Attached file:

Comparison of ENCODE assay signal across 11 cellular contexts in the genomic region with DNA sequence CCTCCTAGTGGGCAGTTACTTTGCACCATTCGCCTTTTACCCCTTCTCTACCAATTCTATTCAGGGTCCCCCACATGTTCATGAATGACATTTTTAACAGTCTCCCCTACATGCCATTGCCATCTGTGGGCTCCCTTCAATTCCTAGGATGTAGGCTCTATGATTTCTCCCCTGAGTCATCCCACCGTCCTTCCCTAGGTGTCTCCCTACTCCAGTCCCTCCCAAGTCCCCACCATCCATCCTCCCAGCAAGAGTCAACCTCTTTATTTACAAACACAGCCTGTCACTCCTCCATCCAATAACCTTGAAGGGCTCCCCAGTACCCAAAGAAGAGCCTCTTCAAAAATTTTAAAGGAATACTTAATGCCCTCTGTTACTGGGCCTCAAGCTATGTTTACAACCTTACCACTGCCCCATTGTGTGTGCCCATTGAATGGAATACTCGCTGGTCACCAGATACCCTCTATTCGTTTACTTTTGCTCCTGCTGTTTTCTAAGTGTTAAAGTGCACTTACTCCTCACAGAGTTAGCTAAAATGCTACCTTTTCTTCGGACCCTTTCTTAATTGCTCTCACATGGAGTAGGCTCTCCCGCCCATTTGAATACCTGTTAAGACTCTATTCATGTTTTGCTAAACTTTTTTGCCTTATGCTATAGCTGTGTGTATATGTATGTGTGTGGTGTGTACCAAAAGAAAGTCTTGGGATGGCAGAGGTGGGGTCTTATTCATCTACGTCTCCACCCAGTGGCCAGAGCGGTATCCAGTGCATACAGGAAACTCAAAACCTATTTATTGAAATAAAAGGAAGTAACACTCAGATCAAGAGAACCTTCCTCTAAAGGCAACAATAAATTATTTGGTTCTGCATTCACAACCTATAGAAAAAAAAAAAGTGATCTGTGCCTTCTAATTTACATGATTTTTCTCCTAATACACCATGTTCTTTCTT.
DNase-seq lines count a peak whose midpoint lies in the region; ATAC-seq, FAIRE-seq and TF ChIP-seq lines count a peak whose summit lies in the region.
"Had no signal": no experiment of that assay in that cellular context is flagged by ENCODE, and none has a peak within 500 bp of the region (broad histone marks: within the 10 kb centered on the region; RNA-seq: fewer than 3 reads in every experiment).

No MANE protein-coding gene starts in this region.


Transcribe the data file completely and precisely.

Comparison of ENCODE assay signal across 11 cellular contexts in the genomic region with DNA sequence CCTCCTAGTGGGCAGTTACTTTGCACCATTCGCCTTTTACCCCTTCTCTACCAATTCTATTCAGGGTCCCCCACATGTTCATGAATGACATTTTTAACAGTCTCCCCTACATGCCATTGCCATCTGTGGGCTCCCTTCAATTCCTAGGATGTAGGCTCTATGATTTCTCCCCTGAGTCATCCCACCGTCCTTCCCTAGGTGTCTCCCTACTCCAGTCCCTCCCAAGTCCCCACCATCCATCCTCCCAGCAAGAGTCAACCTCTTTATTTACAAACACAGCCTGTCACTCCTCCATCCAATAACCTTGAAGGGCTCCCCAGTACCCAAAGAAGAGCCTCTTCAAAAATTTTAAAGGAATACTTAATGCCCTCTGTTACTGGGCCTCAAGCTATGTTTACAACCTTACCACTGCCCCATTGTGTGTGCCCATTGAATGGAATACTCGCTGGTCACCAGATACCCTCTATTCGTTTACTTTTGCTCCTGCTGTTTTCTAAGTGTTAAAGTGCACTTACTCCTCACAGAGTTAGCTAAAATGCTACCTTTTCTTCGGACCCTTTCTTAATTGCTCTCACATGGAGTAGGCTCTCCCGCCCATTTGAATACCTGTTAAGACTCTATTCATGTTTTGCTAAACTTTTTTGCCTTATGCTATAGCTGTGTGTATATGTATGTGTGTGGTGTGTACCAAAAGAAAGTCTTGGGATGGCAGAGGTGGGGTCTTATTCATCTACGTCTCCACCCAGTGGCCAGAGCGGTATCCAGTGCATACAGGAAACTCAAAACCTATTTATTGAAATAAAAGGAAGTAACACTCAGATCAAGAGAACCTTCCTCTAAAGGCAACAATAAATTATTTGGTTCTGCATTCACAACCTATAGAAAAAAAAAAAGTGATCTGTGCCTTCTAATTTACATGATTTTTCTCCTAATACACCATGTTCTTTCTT.
DNase-seq lines count a peak whose midpoint lies in the region; ATAC-seq, FAIRE-seq and TF ChIP-seq lines count a peak whose summit lies in the region.
"Had no signal": no experiment of that assay in that cellular context is flagged by ENCODE, and none has a peak within 500 bp of the region (broad histone marks: within the 10 kb centered on the region; RNA-seq: fewer than 3 reads in every experiment).

No MANE protein-coding gene starts in this region.